Most of us will only be able to experience space travel through movies or in our imaginations. But for some, it will soon be a vacation to remember.
In the past few weeks, several companies and government agencies have announced their plans for space tourism, including Virgin Galactic, which has been working on commercial space flight for a decade now. The company has sold more than 700 tickets to the outer edges of Earth at a hefty price tag of US $250 000 per seat. Trips are expected to start next year.
In April, it showcased a replica of its spacecraft—SpaceshipTwo—on the deck of the Intrepid Air and Space Museum, in New York City. The spacecraft will have enough room for six passengers and two pilots, and will be able to fly 122 kilometers above the Earth’s surface. NASA defines this point as the edge of the planet’s atmosphere and the beginning of space. Passengers will receive two days of training on how to orient themselves in zero gravity before embarking on the trip.
The SpaceshipTwo, which is likely to be the first vehicle used for space tourism, is a hybrid—part airplane and part rocket ship. Once it reaches an altitude of 15 kilometers, comparable to the heights reached by most commercial airplanes, the rocket ship will be released from the plane. Passengers will be in a free fall for several seconds until the rocket accelerates to the speed of sound in just seven seconds, and then to about Mach 3.5 (2500 miles per hour). All the while, it is traveling straight up. Needless to say, this is not a trip for those with a fear of flying.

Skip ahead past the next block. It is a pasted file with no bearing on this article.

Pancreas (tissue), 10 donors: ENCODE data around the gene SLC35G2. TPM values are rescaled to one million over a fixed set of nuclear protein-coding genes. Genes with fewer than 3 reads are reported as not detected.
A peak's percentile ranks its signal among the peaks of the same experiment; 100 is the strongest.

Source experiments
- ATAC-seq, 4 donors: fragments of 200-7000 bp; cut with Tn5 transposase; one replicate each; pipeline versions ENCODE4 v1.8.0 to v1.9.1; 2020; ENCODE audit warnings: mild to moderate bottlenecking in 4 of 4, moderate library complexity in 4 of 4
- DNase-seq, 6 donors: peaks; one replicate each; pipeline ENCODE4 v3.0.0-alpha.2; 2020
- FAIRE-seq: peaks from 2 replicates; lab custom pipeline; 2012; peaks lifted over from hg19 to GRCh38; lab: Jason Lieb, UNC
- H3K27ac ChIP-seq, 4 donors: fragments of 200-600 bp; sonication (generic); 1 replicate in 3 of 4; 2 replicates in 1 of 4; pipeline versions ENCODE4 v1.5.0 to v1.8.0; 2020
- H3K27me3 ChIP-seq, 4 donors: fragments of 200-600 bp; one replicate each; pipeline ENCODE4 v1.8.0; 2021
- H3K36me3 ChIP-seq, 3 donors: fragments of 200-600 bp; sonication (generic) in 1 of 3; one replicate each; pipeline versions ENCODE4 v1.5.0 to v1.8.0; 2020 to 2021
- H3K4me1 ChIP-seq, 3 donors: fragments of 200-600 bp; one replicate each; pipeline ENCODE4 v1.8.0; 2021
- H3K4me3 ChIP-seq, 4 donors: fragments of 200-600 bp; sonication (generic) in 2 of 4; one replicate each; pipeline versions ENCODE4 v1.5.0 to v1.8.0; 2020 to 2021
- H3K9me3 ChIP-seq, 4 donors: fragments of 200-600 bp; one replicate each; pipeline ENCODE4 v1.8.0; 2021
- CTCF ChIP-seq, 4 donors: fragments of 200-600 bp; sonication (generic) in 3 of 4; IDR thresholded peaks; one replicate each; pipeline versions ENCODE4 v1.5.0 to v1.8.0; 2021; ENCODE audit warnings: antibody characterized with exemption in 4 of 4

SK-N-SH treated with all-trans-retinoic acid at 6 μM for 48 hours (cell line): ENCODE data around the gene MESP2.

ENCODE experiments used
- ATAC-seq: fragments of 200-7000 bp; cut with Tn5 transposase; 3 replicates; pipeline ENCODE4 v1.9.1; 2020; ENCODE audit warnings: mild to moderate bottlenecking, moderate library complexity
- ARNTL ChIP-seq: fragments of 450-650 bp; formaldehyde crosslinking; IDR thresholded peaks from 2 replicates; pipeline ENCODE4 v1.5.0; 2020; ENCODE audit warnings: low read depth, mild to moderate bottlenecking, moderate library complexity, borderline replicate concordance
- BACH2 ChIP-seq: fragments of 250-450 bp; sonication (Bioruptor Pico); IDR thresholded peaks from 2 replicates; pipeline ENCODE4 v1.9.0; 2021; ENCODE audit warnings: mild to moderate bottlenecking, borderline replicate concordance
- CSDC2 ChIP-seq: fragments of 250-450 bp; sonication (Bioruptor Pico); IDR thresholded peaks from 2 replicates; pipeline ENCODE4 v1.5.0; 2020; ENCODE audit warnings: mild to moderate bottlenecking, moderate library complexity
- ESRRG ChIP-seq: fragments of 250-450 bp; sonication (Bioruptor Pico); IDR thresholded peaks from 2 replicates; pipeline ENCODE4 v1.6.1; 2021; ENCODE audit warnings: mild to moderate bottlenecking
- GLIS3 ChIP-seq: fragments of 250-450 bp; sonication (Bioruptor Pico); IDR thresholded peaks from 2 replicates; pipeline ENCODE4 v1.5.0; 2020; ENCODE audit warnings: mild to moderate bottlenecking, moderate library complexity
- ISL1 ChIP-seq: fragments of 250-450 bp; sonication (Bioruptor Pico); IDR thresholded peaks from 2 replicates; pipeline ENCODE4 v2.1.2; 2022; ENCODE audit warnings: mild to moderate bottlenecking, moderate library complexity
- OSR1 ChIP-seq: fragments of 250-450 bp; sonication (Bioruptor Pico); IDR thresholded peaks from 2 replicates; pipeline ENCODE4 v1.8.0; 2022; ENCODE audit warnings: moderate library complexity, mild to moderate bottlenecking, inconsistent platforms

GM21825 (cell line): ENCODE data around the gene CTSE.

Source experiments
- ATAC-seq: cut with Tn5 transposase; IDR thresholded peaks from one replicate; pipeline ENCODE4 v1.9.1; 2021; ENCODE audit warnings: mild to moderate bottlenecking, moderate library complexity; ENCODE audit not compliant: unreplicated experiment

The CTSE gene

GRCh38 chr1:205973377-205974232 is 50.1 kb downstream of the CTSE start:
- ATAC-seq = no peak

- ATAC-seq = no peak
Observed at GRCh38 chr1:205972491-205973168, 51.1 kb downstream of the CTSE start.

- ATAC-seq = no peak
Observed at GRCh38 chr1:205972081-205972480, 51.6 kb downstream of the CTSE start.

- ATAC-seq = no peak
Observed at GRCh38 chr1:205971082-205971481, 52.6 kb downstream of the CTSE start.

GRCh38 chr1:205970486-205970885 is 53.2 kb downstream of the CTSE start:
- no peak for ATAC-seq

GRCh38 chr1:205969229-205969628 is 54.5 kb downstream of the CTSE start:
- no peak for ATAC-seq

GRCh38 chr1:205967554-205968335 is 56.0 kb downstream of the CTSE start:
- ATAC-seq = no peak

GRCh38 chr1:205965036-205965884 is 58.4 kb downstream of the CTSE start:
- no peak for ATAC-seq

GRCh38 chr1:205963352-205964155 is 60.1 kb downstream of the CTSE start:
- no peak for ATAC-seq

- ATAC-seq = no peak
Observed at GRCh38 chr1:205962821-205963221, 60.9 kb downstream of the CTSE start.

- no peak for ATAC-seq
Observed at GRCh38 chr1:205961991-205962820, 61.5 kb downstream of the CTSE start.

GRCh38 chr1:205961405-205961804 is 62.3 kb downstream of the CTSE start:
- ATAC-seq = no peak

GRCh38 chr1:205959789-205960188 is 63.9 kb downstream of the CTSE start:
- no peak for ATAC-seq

Once the spacecraft reaches its highest point, passengers can unbuckle and float throughout the cabin for about five minutes. They will also be able to view the exterior of the Earth and the endless black sky through the spaceship’s many large windows. The return trip is just 90 minutes.
For those who cannot initially afford the ticket, prices are expected to dramatically drop within a decade, especially as the technology becomes more affordable and space tourism more competitive.
On 28 April, NASA released a survey seeking feedback on how it can use the International Space Station for commercial activities. It already is working on an affordable commercial space transportation system for the private sector before it too embarks on space tourism. And while SpaceX, a private space transport company, in Hawthorne, Calif., is also working to send people to space, it has an even bigger vision in mind—one-way tickets to Mars.
On 30 April, the BBC reported that the UK government will be expanding its space industry as part of its plan to launch space tourism programs.
Perhaps one day, traveling to outer space will be as commonplace as visiting another country. Until then, how do you feel about taking a trip to space? Is it too soon to trust the technology, or would you go on one of the first flights if given a free ride?